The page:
What Does a Chef Apprentice Do?

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  • Written By: Dan Harkins
  • Edited By: Kaci Lane Hindman
  • Last Modified Date: 04 April 2020
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Though a common path to becoming a chef at a high-end restaurant involves attending an accredited culinary academy, it is not the only way to acquire the skills needed to become a respected chef. Those with financial constraints often seek out chef apprentice positions in which many of the skills of the kitchen can be learned through on-the-job training. Many head chefs and kitchen managers will want both education and experience in new recruits, but others may be willing to teach motivated newcomers the culinary craft from the ground up.

Some formalized chef apprentice programs, such as the national one overseen by the American Culinary Federation, are affiliated with dozens of culinary schools. These offer a dual approach to give students classroom and hands-on experience at once. These programs last from one to three years and pair young culinary students with certified head chefs in restaurants throughout the country, allowing them to collect a paycheck for cooking-related work while paying for a culinary degree.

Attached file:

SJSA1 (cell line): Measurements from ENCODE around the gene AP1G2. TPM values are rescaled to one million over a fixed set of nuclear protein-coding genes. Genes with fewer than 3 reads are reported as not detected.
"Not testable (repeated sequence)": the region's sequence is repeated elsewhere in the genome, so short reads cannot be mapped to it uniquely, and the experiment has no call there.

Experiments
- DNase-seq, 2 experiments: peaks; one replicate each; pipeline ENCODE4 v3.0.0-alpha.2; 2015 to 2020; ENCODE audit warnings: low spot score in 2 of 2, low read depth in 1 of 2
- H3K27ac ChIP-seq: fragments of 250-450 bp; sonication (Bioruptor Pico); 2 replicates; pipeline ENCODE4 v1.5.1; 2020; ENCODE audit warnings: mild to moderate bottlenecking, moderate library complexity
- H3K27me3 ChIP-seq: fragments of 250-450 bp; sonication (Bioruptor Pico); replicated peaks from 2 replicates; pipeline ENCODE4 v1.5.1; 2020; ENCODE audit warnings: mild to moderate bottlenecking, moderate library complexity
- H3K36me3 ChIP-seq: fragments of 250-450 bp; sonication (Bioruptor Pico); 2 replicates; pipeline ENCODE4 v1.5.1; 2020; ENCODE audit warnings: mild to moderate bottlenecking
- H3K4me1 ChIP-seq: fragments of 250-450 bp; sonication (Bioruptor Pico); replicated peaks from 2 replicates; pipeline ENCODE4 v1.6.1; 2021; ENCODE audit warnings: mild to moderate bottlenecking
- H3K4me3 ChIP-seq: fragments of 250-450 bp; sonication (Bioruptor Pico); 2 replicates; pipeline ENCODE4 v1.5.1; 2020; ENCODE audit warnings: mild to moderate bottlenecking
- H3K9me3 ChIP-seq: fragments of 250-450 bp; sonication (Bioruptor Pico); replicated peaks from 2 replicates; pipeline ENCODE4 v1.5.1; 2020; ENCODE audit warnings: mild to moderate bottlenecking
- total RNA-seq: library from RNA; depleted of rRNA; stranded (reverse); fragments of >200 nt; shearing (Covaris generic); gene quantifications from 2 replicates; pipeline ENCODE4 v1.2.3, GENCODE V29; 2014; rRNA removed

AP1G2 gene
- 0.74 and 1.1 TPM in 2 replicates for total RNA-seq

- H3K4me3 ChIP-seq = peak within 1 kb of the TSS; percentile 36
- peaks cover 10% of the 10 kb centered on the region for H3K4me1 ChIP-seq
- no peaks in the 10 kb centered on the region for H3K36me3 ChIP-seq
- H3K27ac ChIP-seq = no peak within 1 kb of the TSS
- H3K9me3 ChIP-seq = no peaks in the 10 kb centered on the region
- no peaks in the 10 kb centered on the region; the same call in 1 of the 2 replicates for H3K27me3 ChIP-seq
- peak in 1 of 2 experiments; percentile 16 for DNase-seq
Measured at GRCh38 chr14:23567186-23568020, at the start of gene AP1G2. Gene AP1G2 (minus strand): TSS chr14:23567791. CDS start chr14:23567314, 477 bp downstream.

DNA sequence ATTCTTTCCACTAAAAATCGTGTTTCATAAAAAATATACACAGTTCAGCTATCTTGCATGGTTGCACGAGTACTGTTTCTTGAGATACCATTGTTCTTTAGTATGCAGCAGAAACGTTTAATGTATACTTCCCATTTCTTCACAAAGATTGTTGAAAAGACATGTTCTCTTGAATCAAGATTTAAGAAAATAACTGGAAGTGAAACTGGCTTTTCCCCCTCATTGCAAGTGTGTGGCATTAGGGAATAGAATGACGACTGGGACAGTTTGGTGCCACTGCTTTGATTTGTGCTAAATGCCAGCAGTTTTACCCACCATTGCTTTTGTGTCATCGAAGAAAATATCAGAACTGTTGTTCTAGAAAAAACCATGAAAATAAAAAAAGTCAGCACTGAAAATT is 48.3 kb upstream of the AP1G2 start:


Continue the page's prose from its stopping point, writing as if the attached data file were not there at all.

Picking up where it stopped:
Some chef apprentice programs are more informal. A head chef or restaurant owner does not just hire those with culinary degrees to work in the kitchen. Though these apprentices will not earn a degree for their work, they may acquire the skills needed to become chefs with valuable culinary experience that they can transfer that knowledge to well-regarded positions in high-end restaurants. For the very best restaurants, however, a culinary degree — or at least the quest for one — might be required for even the least skilled kitchen jobs.

To achieve the highest positions in the culinary profession, such as head or sous chef, a culinary certification and experience will likely be needed. But not necessarily. Some chefs, however, are able to prove themselves with their food, expedience and experience. The celebrity chef Mario Batali, a James Beard Foundation's Outstanding Chef Award recipient, reportedly attended the reputable Le Cordon Bleu cooking school for a short spell, then dropped out to learn his Italian-centric culinary skills as a chef apprentice. Celebrity chef Gordon Ramsey, a Michelin-starred British chef, also achieved his success without a formal culinary degree.

Chef apprentice positions can be obtained by scouring the classified ads for lowly kitchen prep jobs. These can be parlayed into more integral positions in a kitchen. Apprenticeships also might be obtained by establishing contacts with head chefs at respected restaurants, which will require a fledgling cook to quickly prove his or her mettle on the front lines.


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